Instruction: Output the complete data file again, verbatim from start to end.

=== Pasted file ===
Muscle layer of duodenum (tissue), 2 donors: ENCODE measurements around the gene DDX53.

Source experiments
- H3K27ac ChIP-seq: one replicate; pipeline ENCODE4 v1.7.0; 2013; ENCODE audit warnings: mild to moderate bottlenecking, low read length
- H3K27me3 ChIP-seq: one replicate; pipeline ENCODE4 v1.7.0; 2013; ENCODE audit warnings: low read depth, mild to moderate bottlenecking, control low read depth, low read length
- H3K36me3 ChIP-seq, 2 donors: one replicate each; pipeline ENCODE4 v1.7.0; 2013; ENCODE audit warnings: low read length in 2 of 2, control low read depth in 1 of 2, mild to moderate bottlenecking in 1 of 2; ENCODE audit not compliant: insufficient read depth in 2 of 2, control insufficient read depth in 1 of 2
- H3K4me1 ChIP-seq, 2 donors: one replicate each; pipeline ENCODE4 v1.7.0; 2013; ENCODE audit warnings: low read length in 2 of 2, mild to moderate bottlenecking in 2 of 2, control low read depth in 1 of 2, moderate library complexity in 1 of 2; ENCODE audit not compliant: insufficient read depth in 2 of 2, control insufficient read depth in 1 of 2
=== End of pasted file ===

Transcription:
Muscle layer of duodenum (tissue), 2 donors: ENCODE measurements around the gene DDX53.

Source experiments
- H3K27ac ChIP-seq: one replicate; pipeline ENCODE4 v1.7.0; 2013; ENCODE audit warnings: mild to moderate bottlenecking, low read length
- H3K27me3 ChIP-seq: one replicate; pipeline ENCODE4 v1.7.0; 2013; ENCODE audit warnings: low read depth, mild to moderate bottlenecking, control low read depth, low read length
- H3K36me3 ChIP-seq, 2 donors: one replicate each; pipeline ENCODE4 v1.7.0; 2013; ENCODE audit warnings: low read length in 2 of 2, control low read depth in 1 of 2, mild to moderate bottlenecking in 1 of 2; ENCODE audit not compliant: insufficient read depth in 2 of 2, control insufficient read depth in 1 of 2
- H3K4me1 ChIP-seq, 2 donors: one replicate each; pipeline ENCODE4 v1.7.0; 2013; ENCODE audit warnings: low read length in 2 of 2, mild to moderate bottlenecking in 2 of 2, control low read depth in 1 of 2, moderate library complexity in 1 of 2; ENCODE audit not compliant: insufficient read depth in 2 of 2, control insufficient read depth in 1 of 2